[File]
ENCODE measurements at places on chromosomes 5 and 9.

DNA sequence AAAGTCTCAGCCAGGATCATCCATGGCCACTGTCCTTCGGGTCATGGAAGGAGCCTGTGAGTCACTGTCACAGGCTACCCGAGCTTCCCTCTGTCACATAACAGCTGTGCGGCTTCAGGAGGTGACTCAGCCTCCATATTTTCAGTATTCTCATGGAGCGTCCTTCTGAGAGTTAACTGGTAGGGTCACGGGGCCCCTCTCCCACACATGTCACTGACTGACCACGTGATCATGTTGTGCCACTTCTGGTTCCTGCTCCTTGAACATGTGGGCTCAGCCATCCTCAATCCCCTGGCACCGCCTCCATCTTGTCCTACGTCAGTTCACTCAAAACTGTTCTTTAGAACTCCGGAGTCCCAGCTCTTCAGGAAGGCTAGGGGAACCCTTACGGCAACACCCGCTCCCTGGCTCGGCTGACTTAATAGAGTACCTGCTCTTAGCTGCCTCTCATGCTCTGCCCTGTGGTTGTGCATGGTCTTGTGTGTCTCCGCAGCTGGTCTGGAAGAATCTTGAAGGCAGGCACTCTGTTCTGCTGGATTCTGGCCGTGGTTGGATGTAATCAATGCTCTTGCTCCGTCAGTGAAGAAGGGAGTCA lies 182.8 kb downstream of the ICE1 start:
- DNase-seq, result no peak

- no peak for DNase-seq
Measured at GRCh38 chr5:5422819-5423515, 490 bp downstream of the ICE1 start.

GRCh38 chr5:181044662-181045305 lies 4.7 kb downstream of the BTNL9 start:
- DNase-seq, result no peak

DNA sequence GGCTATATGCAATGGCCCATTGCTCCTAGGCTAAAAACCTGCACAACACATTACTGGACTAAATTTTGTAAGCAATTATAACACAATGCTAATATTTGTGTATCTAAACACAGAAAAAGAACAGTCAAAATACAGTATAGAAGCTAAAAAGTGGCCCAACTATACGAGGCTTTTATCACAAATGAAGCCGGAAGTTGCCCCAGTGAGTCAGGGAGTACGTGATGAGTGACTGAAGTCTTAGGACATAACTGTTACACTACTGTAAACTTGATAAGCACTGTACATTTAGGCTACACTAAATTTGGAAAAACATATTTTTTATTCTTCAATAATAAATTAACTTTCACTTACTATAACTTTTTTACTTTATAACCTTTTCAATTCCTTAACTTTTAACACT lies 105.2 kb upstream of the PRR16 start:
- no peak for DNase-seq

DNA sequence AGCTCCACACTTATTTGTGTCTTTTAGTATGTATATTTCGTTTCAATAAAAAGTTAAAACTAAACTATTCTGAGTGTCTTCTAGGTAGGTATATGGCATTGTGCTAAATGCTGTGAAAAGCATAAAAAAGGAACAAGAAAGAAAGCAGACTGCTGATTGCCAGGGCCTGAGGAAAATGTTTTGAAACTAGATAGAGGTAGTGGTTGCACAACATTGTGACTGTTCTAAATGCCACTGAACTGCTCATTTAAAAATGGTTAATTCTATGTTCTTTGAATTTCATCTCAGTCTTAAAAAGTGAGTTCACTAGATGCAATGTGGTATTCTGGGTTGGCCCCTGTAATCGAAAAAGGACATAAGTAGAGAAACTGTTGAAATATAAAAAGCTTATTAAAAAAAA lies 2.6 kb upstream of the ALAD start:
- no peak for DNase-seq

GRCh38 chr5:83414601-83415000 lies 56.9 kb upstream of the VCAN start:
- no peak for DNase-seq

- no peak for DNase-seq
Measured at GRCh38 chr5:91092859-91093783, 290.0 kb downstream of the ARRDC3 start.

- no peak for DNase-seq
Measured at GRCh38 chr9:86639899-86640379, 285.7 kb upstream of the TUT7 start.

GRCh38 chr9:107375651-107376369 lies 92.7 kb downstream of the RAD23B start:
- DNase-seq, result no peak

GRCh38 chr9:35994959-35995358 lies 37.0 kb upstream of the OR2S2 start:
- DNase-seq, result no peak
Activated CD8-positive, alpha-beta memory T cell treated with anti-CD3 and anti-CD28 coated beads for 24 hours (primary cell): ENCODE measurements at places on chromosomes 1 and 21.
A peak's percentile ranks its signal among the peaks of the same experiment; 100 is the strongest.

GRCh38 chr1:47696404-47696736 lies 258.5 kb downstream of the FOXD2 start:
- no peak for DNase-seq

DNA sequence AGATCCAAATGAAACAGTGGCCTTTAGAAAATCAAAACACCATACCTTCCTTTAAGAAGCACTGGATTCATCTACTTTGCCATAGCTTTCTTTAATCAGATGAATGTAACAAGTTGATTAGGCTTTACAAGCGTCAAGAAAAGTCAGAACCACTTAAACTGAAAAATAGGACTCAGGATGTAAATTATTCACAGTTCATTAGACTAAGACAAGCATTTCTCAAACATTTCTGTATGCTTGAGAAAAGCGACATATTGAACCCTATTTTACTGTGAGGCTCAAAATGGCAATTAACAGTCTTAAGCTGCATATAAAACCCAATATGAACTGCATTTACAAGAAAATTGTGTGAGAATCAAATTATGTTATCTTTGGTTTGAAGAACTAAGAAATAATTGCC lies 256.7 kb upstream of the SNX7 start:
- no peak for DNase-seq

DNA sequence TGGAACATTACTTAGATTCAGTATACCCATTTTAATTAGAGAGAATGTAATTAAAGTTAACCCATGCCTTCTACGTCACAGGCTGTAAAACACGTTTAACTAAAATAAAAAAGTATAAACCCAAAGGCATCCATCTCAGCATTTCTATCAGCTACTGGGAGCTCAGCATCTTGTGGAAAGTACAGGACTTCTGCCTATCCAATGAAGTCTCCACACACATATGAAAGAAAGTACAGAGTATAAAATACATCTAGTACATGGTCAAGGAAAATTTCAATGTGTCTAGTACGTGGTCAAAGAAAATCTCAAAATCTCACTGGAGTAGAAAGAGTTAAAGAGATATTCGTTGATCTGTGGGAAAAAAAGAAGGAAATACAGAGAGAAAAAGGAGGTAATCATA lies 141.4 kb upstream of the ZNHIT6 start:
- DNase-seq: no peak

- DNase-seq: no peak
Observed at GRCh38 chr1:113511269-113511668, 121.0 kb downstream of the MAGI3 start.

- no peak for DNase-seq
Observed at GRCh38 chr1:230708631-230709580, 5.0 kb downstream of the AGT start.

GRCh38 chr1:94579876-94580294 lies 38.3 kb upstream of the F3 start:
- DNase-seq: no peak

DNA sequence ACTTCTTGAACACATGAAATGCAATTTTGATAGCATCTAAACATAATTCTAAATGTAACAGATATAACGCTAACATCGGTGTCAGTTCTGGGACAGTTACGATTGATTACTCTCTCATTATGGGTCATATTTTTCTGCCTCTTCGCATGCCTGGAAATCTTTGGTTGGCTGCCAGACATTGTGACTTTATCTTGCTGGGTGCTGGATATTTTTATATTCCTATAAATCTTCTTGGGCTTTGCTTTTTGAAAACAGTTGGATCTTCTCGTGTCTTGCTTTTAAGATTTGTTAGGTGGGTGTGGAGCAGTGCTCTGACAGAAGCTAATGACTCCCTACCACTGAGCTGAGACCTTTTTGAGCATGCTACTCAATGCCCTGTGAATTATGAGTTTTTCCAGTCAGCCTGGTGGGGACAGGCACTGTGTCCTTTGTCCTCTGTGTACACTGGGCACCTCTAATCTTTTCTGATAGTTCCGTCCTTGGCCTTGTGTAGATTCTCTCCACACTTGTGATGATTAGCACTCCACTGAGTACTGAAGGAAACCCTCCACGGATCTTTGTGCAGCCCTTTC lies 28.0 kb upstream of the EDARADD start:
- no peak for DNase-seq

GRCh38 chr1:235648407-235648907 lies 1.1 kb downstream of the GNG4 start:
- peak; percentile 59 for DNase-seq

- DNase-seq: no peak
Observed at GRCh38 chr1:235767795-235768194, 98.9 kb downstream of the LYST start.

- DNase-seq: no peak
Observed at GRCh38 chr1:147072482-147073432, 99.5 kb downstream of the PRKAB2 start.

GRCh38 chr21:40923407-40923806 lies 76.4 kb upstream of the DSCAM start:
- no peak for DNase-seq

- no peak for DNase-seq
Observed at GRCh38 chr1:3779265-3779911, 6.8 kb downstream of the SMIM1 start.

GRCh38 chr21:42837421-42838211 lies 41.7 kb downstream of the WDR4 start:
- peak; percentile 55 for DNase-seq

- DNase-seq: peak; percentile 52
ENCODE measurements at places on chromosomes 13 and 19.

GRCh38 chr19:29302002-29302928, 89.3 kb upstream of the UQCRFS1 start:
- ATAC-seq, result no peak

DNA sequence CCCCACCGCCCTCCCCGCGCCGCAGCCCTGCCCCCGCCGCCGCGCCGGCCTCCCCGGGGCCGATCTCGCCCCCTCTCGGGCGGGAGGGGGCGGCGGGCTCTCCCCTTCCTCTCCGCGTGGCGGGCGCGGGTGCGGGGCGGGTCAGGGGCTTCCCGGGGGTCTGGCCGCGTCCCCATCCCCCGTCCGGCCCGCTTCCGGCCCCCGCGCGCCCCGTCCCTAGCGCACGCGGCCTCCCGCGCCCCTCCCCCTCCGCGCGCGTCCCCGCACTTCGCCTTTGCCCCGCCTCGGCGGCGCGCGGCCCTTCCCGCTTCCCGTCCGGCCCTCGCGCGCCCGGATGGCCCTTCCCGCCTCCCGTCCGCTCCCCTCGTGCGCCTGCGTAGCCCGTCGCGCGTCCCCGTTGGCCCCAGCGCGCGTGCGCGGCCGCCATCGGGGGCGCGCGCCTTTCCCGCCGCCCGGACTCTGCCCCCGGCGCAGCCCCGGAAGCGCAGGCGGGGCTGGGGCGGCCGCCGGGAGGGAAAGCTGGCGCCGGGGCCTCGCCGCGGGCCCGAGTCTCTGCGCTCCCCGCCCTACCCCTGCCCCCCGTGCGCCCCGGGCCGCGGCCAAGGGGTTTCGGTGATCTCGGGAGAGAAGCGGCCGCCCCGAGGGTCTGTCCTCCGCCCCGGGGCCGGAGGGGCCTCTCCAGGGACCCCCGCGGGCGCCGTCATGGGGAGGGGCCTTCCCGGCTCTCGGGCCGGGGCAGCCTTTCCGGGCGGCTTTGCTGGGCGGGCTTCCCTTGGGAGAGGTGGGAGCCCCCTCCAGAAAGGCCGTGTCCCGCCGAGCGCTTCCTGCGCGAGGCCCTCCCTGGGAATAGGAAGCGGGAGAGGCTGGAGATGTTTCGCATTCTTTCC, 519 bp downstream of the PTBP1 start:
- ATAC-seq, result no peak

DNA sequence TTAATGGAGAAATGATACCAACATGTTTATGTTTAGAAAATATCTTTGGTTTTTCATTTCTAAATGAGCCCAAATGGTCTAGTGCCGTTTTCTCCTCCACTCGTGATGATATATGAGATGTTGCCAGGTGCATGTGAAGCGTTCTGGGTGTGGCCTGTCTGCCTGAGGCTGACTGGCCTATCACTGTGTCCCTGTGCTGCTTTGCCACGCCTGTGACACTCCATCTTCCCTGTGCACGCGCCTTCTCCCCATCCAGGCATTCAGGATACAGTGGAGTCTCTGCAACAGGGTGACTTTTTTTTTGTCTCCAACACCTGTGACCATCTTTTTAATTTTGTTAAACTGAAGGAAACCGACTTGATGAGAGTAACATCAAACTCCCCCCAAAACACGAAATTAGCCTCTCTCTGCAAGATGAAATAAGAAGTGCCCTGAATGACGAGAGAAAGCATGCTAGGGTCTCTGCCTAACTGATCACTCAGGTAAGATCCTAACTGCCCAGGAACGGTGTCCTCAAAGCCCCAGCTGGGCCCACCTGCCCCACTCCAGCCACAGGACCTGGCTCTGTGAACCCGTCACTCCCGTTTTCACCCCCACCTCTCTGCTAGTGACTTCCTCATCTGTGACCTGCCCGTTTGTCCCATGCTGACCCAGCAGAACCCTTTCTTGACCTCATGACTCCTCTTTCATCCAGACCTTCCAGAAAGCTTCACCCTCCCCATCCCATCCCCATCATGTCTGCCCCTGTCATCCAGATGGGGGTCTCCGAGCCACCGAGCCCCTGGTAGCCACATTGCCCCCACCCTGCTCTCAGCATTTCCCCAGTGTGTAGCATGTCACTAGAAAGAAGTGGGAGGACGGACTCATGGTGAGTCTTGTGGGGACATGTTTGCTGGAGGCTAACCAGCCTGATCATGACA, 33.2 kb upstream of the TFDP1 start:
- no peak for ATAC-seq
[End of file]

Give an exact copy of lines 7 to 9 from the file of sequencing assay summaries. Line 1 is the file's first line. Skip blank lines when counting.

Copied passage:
- DNase-seq, result no peak

DNA sequence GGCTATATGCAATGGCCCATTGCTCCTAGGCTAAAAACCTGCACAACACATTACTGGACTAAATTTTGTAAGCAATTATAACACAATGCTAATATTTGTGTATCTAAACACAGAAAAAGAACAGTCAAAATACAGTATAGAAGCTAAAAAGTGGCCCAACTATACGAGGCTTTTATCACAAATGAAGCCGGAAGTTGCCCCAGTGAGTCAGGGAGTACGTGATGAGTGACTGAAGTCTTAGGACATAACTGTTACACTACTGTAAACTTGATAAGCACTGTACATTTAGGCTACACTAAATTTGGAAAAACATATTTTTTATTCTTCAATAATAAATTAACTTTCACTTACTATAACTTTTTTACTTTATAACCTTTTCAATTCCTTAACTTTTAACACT lies 105.2 kb upstream of the PRR16 start:
- no peak for DNase-seq